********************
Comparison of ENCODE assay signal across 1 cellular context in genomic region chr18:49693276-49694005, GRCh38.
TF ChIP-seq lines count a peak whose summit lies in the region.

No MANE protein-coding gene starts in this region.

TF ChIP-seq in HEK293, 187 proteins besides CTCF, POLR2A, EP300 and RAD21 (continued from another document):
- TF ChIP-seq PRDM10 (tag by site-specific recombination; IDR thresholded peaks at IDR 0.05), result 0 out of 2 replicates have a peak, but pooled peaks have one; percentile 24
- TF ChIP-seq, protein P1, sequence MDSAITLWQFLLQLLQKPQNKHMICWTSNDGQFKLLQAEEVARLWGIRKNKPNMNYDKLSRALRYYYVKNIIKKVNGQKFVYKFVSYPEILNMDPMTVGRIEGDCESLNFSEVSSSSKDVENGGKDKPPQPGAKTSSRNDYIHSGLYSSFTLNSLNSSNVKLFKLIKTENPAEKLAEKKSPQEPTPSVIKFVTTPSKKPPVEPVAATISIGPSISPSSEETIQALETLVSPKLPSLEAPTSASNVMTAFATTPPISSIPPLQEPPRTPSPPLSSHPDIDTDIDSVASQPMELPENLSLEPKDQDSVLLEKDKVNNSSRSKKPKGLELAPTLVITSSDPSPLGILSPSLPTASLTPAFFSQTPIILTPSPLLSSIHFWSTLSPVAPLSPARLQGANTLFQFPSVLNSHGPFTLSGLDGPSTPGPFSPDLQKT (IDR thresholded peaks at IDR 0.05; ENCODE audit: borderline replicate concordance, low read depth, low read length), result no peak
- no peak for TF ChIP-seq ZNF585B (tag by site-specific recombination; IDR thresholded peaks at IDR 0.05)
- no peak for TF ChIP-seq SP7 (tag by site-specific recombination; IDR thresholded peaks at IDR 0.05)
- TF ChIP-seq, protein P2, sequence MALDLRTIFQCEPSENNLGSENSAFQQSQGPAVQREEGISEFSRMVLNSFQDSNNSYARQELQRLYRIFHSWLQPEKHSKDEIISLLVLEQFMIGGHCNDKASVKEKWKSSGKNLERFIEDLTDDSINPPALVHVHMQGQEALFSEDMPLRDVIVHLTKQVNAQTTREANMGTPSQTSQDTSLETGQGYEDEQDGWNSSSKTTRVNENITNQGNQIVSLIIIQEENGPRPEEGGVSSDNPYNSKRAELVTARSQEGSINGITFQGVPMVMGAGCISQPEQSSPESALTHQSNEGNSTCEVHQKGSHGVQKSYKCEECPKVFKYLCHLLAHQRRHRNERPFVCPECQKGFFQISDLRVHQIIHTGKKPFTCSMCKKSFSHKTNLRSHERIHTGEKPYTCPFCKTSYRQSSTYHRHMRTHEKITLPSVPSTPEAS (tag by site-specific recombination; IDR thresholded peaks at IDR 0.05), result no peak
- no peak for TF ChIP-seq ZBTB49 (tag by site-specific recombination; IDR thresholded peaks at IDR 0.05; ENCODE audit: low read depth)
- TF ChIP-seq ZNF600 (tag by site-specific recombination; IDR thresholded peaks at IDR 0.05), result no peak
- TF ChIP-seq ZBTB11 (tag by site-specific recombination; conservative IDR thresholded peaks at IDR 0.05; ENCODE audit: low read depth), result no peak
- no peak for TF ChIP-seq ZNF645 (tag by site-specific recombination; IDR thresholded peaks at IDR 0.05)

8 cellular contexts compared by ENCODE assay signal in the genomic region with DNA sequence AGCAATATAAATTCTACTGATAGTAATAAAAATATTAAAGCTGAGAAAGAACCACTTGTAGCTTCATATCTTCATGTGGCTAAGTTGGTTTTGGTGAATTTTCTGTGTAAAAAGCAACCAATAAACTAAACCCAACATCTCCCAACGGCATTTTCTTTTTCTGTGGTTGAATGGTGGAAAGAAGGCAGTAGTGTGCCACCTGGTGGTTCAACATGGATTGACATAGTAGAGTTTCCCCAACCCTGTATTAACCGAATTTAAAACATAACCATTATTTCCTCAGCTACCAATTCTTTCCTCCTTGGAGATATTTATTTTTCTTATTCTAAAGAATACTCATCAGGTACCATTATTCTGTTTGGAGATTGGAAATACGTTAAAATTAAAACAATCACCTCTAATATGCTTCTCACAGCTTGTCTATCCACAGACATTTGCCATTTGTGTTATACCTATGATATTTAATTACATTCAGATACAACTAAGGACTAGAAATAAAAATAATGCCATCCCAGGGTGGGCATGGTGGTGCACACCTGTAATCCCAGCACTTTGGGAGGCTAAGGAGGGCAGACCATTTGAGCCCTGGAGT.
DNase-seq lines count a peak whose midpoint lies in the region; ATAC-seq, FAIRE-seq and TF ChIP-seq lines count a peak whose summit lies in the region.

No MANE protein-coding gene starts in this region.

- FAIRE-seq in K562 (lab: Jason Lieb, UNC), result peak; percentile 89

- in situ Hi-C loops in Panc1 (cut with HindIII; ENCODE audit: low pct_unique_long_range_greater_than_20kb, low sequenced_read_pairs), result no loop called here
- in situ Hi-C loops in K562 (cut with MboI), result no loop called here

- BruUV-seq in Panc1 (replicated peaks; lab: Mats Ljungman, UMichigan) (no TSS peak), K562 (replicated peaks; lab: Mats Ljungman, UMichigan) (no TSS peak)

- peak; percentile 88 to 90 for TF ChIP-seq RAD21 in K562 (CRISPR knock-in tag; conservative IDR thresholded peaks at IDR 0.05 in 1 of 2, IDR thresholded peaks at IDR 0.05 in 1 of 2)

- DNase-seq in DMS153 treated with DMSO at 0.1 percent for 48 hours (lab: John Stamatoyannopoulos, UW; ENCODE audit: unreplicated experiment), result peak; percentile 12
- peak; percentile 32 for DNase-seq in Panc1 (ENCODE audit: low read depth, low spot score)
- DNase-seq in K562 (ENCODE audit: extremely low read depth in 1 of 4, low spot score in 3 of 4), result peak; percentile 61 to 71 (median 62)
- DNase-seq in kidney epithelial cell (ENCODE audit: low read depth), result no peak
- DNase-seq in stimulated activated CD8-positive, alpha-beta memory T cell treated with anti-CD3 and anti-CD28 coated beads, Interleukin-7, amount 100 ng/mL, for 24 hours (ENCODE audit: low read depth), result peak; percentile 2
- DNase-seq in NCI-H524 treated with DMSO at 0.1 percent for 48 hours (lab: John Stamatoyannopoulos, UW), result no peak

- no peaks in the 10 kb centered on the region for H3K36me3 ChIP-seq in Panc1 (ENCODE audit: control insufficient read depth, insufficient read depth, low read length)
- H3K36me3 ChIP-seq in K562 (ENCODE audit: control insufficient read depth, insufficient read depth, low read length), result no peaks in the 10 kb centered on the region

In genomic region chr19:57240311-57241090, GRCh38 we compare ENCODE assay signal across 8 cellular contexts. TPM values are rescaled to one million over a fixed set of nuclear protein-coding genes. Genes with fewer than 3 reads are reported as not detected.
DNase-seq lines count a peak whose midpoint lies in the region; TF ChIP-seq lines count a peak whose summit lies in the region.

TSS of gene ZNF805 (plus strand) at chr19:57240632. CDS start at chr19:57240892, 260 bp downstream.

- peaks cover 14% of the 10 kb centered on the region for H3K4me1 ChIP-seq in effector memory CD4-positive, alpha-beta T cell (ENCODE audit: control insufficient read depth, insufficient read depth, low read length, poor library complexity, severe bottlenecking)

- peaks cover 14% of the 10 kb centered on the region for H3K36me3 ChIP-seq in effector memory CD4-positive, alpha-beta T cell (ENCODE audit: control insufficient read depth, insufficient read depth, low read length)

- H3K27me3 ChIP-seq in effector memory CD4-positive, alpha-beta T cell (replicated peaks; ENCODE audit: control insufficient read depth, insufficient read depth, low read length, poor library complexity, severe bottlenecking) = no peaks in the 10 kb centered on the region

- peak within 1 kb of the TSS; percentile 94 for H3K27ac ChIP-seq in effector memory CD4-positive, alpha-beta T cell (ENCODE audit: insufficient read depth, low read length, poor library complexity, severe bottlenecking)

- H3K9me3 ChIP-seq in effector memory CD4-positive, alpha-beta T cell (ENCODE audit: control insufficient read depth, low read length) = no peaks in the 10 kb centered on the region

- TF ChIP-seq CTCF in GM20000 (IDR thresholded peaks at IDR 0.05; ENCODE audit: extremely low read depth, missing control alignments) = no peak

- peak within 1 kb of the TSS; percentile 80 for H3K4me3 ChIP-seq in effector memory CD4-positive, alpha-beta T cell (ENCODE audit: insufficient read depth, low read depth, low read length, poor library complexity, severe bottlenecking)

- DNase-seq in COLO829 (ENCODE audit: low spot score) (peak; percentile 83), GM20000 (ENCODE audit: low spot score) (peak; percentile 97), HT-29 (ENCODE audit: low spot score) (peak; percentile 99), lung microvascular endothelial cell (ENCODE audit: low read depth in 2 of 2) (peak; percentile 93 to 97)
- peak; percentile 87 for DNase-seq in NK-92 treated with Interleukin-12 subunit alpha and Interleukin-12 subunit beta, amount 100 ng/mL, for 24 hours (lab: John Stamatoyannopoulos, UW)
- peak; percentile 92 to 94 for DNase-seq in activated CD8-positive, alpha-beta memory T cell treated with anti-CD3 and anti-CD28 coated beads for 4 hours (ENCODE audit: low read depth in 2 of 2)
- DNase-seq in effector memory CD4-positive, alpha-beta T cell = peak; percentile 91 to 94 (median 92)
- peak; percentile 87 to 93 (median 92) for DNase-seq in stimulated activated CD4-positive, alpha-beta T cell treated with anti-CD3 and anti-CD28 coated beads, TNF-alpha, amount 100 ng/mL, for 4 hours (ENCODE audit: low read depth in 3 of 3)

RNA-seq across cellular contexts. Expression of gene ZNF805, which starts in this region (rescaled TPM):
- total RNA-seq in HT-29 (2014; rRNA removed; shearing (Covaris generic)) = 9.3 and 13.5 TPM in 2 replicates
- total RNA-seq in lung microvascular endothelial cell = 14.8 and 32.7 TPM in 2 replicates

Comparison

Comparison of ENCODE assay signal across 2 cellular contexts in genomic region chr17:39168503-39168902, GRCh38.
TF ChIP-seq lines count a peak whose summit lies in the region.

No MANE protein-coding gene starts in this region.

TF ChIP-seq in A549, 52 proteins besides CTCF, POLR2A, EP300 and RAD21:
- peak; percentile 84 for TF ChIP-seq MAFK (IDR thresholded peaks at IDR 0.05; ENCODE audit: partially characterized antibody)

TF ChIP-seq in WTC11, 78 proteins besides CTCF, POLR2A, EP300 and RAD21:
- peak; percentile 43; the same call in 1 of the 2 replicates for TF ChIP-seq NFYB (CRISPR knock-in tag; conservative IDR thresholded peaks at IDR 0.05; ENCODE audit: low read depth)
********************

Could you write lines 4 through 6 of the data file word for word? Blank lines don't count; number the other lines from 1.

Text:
TF ChIP-seq in HEK293, 187 proteins besides CTCF, POLR2A, EP300 and RAD21 (continued from another document):
- TF ChIP-seq PRDM10 (tag by site-specific recombination; IDR thresholded peaks at IDR 0.05), result 0 out of 2 replicates have a peak, but pooled peaks have one; percentile 24
- TF ChIP-seq, protein P1, sequence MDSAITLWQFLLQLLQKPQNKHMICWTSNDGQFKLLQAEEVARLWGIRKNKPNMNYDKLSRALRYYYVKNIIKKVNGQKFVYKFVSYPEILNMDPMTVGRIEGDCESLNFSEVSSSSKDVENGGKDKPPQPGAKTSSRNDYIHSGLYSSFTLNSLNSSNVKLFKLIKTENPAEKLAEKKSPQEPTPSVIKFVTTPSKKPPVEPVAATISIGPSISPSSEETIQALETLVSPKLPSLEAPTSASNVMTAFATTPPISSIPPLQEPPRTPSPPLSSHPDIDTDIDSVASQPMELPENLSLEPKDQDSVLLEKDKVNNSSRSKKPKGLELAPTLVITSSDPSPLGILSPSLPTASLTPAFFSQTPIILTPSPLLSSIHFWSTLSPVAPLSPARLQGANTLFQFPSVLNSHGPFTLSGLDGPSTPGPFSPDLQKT (IDR thresholded peaks at IDR 0.05; ENCODE audit: borderline replicate concordance, low read depth, low read length), result no peak